Diamond Head (Blu-ray Review)

  • Reviewed by: Stuart Galbraith IV
  • Review Date: Apr 10, 2024
  • Format: Blu-ray Disc
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Diamond Head (Blu-ray Review)


Guy Green

Release Date(s)

1962 (November 29, 2023)


Columbia Pictures (Imprint/Via Vision)
  • Film/Program Grade: A-
  • Video Grade: A-
  • Audio Grade: A
  • Extras Grade: F

Diamond Head (Blu-ray)

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Generally solid, Diamond Head (1962) is a one of star Charlton Heston’s lesser-known films from the period, which is odd because this is a slick, big-scale and dramatically ambitious production that mostly holds up well. Its biggest problem is that it can’t quite decide whether it wants to be a serious drama about topical issues or just an entertaining romantic melodrama.

In 1959, as Hawaii prepares to join the Union as its 50th state, hard-headed, swaggering, white colonial land baron Richard “King” Howland (Heston) is asked to run for one of Hawaii’s first two U.S. Senate seats. The idea appeals to him but there are several problems. His kid sister, Sloane (Yvette Mimieux), plans to marry Paul Kahana (James Darren), a native Hawaiian, a marriage vehemently opposed by King, who wants a “pure” white heir to his vast land holdings, he having lost his own wife and son to a tsunami some years back. The film also vaguely hints at a kind of incestuous possessiveness on the part of all-controlling King.

Further, King himself is a hypocrite, as he’s having a longstanding love affair with Asian Mai Chen (France Nuyen), who discovers that she’s pregnant with his child. King obviously has feelings for Mai Chen but wants no part of their child and refuses to marry her. Ensnared in this web of romantic intrigue is Mai Chen’s brother, Bobby (Marc Marno), who wants to blackmail politically ambitious King; and Paul’s more stable (but still native Hawaiian) doctor brother Dean (George Chakiris), who also loves Sloane.

The picture raises myriad interesting issues, never digging very deeply on any of them. King lords over a changing Hawaii that outwardly suggests blissful harmony among its various races but which, in reality, is rife with unspoken racism and segregation. King and his sister-in-law, Laura Beckett (Elizabeth Allen, the creepy department store sales lady in the famous Twilight Zone episode The After Hours) belong to a whites-only country club. King himself bluntly expresses to anyone who’ll listen that it’s fine to sleep with “the natives,” but don’t marry one. King is a manipulating, conceited control freak who seems to want Sloane for himself, perhaps not sexually, and with Mai Chen wants to have his cake and eat it, too.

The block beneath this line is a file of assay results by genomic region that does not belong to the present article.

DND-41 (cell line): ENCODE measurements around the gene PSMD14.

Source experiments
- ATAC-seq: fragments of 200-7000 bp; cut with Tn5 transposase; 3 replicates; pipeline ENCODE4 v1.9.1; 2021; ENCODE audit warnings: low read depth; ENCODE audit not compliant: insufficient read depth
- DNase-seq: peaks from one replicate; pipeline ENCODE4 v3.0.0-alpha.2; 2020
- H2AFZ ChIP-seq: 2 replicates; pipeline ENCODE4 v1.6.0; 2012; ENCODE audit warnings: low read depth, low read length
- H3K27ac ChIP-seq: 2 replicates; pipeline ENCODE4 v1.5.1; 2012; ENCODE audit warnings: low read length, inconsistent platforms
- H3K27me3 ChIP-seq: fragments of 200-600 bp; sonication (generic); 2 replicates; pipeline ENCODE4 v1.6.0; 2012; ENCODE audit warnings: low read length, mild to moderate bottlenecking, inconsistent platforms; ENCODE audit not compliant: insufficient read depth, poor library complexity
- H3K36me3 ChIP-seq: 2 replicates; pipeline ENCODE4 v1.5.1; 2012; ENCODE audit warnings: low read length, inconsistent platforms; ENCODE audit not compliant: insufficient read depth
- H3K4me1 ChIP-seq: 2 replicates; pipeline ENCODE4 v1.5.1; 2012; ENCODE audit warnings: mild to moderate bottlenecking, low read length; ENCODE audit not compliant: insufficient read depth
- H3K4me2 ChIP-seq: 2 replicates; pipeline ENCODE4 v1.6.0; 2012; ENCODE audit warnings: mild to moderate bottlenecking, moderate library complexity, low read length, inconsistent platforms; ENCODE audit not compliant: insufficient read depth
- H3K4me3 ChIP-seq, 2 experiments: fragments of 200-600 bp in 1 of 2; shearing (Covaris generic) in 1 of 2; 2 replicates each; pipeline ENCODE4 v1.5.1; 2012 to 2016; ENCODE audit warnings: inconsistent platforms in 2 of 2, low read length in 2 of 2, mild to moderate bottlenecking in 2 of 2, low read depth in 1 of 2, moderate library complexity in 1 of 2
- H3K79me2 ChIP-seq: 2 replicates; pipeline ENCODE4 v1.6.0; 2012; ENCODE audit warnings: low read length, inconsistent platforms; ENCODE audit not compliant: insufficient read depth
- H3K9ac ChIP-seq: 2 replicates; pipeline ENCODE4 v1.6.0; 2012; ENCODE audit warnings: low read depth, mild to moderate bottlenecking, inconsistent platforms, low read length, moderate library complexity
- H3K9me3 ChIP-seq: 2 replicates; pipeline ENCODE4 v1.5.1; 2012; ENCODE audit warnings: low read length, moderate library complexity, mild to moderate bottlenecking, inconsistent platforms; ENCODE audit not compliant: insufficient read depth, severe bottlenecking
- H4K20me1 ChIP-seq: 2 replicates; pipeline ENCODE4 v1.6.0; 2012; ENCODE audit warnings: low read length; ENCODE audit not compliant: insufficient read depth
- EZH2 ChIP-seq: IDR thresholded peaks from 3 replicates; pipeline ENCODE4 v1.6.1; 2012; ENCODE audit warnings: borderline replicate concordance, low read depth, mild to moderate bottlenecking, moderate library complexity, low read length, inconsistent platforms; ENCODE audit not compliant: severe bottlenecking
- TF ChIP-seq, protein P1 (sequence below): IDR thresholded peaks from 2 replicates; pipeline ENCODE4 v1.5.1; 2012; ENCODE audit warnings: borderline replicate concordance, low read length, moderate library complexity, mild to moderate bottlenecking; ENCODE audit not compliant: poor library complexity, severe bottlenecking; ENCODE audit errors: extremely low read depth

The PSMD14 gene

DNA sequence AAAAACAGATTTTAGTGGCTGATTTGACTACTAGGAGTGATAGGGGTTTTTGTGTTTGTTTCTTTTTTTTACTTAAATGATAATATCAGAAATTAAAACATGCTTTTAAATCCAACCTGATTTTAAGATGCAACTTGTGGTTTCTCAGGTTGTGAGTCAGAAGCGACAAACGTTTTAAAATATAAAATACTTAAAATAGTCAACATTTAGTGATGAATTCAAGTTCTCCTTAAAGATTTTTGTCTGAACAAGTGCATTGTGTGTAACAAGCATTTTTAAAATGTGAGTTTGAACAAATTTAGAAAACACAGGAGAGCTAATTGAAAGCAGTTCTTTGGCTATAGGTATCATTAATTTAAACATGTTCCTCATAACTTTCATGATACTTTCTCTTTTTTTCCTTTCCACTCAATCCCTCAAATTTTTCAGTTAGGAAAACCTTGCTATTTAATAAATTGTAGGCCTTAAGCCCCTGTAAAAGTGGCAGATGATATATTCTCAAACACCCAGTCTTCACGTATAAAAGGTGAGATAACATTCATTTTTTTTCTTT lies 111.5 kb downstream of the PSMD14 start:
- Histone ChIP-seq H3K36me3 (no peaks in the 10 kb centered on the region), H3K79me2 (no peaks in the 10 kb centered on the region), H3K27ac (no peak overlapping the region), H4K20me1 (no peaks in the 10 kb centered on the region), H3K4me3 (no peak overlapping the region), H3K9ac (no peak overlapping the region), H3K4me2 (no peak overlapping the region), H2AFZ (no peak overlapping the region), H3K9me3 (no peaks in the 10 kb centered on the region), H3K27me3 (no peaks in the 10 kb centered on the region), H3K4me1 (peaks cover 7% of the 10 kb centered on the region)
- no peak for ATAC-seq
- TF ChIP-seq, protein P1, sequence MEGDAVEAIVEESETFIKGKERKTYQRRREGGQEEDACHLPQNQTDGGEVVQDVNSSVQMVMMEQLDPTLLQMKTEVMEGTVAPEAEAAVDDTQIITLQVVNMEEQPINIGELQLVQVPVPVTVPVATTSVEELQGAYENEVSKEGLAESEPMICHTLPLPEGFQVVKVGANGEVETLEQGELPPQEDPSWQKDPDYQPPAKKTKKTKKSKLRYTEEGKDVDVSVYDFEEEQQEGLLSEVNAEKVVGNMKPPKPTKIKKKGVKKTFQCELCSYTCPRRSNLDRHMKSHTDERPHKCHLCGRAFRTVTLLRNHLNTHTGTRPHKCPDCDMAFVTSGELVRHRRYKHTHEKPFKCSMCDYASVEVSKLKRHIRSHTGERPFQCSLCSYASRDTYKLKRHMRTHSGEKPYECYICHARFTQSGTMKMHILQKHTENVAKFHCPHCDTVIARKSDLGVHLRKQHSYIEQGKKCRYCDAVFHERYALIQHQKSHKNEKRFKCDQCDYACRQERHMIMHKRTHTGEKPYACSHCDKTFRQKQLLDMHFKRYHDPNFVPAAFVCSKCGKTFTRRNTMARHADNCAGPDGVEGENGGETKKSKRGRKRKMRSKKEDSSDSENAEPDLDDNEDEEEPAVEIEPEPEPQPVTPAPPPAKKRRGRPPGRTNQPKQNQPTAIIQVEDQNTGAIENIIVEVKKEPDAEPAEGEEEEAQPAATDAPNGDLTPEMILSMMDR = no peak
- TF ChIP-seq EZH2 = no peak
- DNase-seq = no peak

The role of King was intended for the King of Hollywood, Clark Gable, who died before the film got going, and so Heston replaced him. As Gable was a generation older than Heston, the part of Sloane was changed from his daughter to his much younger sister, which in turn changed the dynamic of that relationship some, though Mimieux, 20 at the time but with her baby-fatted features and doe-like innocence, looks even younger. He acting abilities were pretty limited when she started in movies while still a teenager in the late-1950s, but she steadily improved and by this point and is able to pull off a fairly complex character.

Heston, of course, excelled playing larger-than-life historical and biblical characters, less so playing more ordinary people in contemporary parts, though he could be excellent in Westerns. Diamond Head calls for a combination of types, an emotionally aloof, confident white colonial type, but also a modern-day man with modern-day problems. Heston greatly admired director Guy Green but later expressed regret that Green didn’t push him hard enough. He’s right about that in the sense that Heston’s swagger should have been dialed back a notch—at times he’s almost like Marc Antony in Shakespeare—and Green should have pushed Heston for an emotional reality that just isn’t there but needs to be. King plays his cards too close to the chest; in several key scenes Heston allows too little emotional turmoil come through. He’s just too hardened a tough guy.

The racial angle falls in line with earlier films like Sayonara (1957), exploring similar themes adequately but never quite reaching their potential, likewise King’s unhealthy relationship with Slone. Undercutting the former is the now-dated use of white actors playing Hawaiians: Italian-American Darren, Greek-American Chakiris and, of all people, Aline MacMahon as Kapiolani Kahana, the sage den-mother of the local Hawaiian community. Nevertheless, both Darren and especially Chakiris are quite good in their roles.

Filmed in Panavision, Green makes excellent use of the attractive locations, and King and Sloane get around in some fab (and now vintage) sports cars and private planes. This was one of John Williams’s first big film scores, though it’s disappointingly conventional.

Imprint’s no-frills Blu-ray presents the film in 1080p widescreen, preserving the original 2.35:1 aspect ratio. The transfer seems old to my eyes. It’s decently sharp and impressive overall, but the color timing is a little wobbly at times and there’s minor damage here and there, including a big reel change cue just as “The End” appears onscreen. The LPCM 2.0 mono is acceptable and the optional English subtitles are provided on this Region-Free disc. No extras at all, however. Odd.

Diamond Head isn’t perfect but it is rather strong for what it is, maintaining the viewer’s interest throughout with its strong performances and scenery. Recommended.

- Stuart Galbraith IV